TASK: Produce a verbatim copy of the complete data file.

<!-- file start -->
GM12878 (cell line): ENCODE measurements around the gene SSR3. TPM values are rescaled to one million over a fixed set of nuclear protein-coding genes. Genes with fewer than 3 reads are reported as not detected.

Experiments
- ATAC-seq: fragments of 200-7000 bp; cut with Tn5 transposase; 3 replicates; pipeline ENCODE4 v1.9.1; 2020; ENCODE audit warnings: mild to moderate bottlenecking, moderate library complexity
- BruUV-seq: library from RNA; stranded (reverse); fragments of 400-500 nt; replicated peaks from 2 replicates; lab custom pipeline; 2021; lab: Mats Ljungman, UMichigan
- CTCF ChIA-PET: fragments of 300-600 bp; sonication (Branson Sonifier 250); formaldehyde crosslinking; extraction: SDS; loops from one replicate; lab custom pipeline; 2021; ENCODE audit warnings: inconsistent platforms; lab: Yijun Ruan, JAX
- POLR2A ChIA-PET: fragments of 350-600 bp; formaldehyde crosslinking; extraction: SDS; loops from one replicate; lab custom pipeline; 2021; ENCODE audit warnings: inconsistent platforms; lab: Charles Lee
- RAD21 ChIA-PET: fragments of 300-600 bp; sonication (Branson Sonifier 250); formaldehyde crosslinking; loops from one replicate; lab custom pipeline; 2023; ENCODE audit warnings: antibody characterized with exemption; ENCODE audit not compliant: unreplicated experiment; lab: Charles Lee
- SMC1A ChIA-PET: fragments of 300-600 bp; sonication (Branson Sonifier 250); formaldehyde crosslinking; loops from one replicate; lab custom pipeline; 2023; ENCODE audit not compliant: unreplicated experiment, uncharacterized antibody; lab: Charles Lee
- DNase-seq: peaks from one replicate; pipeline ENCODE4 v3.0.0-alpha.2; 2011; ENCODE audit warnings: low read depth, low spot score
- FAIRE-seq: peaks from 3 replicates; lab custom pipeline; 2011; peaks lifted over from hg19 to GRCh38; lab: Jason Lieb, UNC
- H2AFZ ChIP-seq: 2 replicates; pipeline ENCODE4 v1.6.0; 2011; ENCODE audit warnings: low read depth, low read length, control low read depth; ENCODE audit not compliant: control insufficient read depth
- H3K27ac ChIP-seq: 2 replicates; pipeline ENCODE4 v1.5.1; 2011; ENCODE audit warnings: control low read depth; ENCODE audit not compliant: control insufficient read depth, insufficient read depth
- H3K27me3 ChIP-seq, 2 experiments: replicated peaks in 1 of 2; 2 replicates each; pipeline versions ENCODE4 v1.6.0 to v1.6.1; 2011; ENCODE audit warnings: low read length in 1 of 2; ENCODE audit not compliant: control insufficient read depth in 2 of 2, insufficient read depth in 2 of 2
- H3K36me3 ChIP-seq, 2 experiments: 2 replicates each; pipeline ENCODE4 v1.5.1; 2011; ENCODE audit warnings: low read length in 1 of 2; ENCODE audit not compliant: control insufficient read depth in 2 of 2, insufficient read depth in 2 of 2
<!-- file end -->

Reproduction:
GM12878 (cell line): ENCODE measurements around the gene SSR3. TPM values are rescaled to one million over a fixed set of nuclear protein-coding genes. Genes with fewer than 3 reads are reported as not detected.

Experiments
- ATAC-seq: fragments of 200-7000 bp; cut with Tn5 transposase; 3 replicates; pipeline ENCODE4 v1.9.1; 2020; ENCODE audit warnings: mild to moderate bottlenecking, moderate library complexity
- BruUV-seq: library from RNA; stranded (reverse); fragments of 400-500 nt; replicated peaks from 2 replicates; lab custom pipeline; 2021; lab: Mats Ljungman, UMichigan
- CTCF ChIA-PET: fragments of 300-600 bp; sonication (Branson Sonifier 250); formaldehyde crosslinking; extraction: SDS; loops from one replicate; lab custom pipeline; 2021; ENCODE audit warnings: inconsistent platforms; lab: Yijun Ruan, JAX
- POLR2A ChIA-PET: fragments of 350-600 bp; formaldehyde crosslinking; extraction: SDS; loops from one replicate; lab custom pipeline; 2021; ENCODE audit warnings: inconsistent platforms; lab: Charles Lee
- RAD21 ChIA-PET: fragments of 300-600 bp; sonication (Branson Sonifier 250); formaldehyde crosslinking; loops from one replicate; lab custom pipeline; 2023; ENCODE audit warnings: antibody characterized with exemption; ENCODE audit not compliant: unreplicated experiment; lab: Charles Lee
- SMC1A ChIA-PET: fragments of 300-600 bp; sonication (Branson Sonifier 250); formaldehyde crosslinking; loops from one replicate; lab custom pipeline; 2023; ENCODE audit not compliant: unreplicated experiment, uncharacterized antibody; lab: Charles Lee
- DNase-seq: peaks from one replicate; pipeline ENCODE4 v3.0.0-alpha.2; 2011; ENCODE audit warnings: low read depth, low spot score
- FAIRE-seq: peaks from 3 replicates; lab custom pipeline; 2011; peaks lifted over from hg19 to GRCh38; lab: Jason Lieb, UNC
- H2AFZ ChIP-seq: 2 replicates; pipeline ENCODE4 v1.6.0; 2011; ENCODE audit warnings: low read depth, low read length, control low read depth; ENCODE audit not compliant: control insufficient read depth
- H3K27ac ChIP-seq: 2 replicates; pipeline ENCODE4 v1.5.1; 2011; ENCODE audit warnings: control low read depth; ENCODE audit not compliant: control insufficient read depth, insufficient read depth
- H3K27me3 ChIP-seq, 2 experiments: replicated peaks in 1 of 2; 2 replicates each; pipeline versions ENCODE4 v1.6.0 to v1.6.1; 2011; ENCODE audit warnings: low read length in 1 of 2; ENCODE audit not compliant: control insufficient read depth in 2 of 2, insufficient read depth in 2 of 2
- H3K36me3 ChIP-seq, 2 experiments: 2 replicates each; pipeline ENCODE4 v1.5.1; 2011; ENCODE audit warnings: low read length in 1 of 2; ENCODE audit not compliant: control insufficient read depth in 2 of 2, insufficient read depth in 2 of 2